Figures from The Association of Residential Letting Agents show UK tenants spend an average of 22% of their wages on rent and first time buyer’s will have previously paid out an average of £52,900 to landlords. At the same time, the Guardian reported that 42,728 households in rented accommodation were forcibly removed in 2015; a record high.
In light of this, it is unsurprising that the government continue to increase regulation for landlords. The Renting Homes (Wales) Act 2016 (“the Act”) received Royal Assent on 18 January. It is intended to reform the legal basis for renting homes in Wales and will replace all residential tenancies and licences with a new secure or standard contract.
These contracts will incorporate certain fundamental terms as set out in the Act, supplementary terms (to be set out in regulations) and any additional terms agreed by the landlord and contract holder. The changes will be retrospective and will convert all residential tenancies and licences.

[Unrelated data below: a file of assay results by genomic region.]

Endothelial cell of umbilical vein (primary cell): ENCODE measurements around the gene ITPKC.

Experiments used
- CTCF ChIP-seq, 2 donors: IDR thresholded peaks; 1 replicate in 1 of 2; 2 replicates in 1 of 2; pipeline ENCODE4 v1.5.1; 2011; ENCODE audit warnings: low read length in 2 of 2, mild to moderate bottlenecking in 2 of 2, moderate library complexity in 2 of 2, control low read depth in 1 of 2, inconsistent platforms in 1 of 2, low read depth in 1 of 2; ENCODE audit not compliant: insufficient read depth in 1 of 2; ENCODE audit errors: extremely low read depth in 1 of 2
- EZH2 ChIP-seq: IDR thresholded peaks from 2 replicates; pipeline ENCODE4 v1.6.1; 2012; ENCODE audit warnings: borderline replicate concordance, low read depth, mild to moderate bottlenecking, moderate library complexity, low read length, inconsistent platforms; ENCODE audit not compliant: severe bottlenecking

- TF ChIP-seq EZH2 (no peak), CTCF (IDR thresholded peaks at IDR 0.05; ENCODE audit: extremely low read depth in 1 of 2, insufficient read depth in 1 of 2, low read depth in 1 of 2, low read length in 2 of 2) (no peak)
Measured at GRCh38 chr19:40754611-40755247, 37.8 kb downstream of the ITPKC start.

Landlords will be required to issue a written statement within 14 days of occupation, setting out the parties' rights and responsibilities. The Welsh Ministers will provide a free model contract to assist and landlords are not permitted to charge a fee for preparing or providing the statements. Compensation will be payable to the contract holder for failure to provide a written statement.
The Act also sets out new duties will include obligations on landlords to carry out repairs and ensure the premises are fit for human habitation, and detailed provisions on terminating occupation contracts. Minimum notice periods for termination will be imposed, along with restrictions on the landlord’s break clause in the first 4 months of occupation.
We are yet to see if England will follow suit with similar regulation, but it would not be surprising.
By Louise Loveless, Trainee Solicitor